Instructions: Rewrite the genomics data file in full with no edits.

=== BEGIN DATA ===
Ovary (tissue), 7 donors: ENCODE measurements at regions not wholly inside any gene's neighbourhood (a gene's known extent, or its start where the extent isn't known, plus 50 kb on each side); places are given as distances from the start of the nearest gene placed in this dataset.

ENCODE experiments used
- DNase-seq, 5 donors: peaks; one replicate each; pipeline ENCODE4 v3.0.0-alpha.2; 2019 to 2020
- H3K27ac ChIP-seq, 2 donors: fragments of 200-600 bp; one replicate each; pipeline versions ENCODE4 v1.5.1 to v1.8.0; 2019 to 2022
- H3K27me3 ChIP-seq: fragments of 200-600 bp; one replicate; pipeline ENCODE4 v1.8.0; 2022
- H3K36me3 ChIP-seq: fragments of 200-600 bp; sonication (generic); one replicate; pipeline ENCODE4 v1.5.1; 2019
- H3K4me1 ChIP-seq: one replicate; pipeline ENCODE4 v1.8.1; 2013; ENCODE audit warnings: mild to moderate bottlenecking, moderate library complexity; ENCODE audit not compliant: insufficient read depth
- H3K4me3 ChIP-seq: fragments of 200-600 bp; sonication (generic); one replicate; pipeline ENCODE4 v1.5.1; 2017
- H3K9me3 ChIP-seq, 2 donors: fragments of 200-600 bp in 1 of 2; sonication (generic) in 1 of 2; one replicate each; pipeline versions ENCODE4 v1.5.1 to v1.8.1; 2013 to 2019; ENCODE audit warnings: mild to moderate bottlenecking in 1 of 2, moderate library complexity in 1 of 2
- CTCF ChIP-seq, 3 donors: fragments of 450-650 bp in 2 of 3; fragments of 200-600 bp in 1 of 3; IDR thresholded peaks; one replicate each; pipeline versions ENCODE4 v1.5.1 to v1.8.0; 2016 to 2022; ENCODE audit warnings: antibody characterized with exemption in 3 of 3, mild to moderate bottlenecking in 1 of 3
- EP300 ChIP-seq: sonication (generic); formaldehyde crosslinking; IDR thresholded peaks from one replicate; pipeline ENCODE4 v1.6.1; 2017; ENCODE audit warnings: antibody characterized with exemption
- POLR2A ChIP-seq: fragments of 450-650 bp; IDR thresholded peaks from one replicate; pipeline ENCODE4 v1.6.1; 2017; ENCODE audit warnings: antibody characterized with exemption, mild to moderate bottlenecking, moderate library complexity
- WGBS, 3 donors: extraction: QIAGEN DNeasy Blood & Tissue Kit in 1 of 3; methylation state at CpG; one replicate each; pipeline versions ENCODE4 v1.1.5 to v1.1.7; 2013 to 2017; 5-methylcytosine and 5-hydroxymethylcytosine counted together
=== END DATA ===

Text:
Ovary (tissue), 7 donors: ENCODE measurements at regions not wholly inside any gene's neighbourhood (a gene's known extent, or its start where the extent isn't known, plus 50 kb on each side); places are given as distances from the start of the nearest gene placed in this dataset.

ENCODE experiments used
- DNase-seq, 5 donors: peaks; one replicate each; pipeline ENCODE4 v3.0.0-alpha.2; 2019 to 2020
- H3K27ac ChIP-seq, 2 donors: fragments of 200-600 bp; one replicate each; pipeline versions ENCODE4 v1.5.1 to v1.8.0; 2019 to 2022
- H3K27me3 ChIP-seq: fragments of 200-600 bp; one replicate; pipeline ENCODE4 v1.8.0; 2022
- H3K36me3 ChIP-seq: fragments of 200-600 bp; sonication (generic); one replicate; pipeline ENCODE4 v1.5.1; 2019
- H3K4me1 ChIP-seq: one replicate; pipeline ENCODE4 v1.8.1; 2013; ENCODE audit warnings: mild to moderate bottlenecking, moderate library complexity; ENCODE audit not compliant: insufficient read depth
- H3K4me3 ChIP-seq: fragments of 200-600 bp; sonication (generic); one replicate; pipeline ENCODE4 v1.5.1; 2017
- H3K9me3 ChIP-seq, 2 donors: fragments of 200-600 bp in 1 of 2; sonication (generic) in 1 of 2; one replicate each; pipeline versions ENCODE4 v1.5.1 to v1.8.1; 2013 to 2019; ENCODE audit warnings: mild to moderate bottlenecking in 1 of 2, moderate library complexity in 1 of 2
- CTCF ChIP-seq, 3 donors: fragments of 450-650 bp in 2 of 3; fragments of 200-600 bp in 1 of 3; IDR thresholded peaks; one replicate each; pipeline versions ENCODE4 v1.5.1 to v1.8.0; 2016 to 2022; ENCODE audit warnings: antibody characterized with exemption in 3 of 3, mild to moderate bottlenecking in 1 of 3
- EP300 ChIP-seq: sonication (generic); formaldehyde crosslinking; IDR thresholded peaks from one replicate; pipeline ENCODE4 v1.6.1; 2017; ENCODE audit warnings: antibody characterized with exemption
- POLR2A ChIP-seq: fragments of 450-650 bp; IDR thresholded peaks from one replicate; pipeline ENCODE4 v1.6.1; 2017; ENCODE audit warnings: antibody characterized with exemption, mild to moderate bottlenecking, moderate library complexity
- WGBS, 3 donors: extraction: QIAGEN DNeasy Blood & Tissue Kit in 1 of 3; methylation state at CpG; one replicate each; pipeline versions ENCODE4 v1.1.5 to v1.1.7; 2013 to 2017; 5-methylcytosine and 5-hydroxymethylcytosine counted together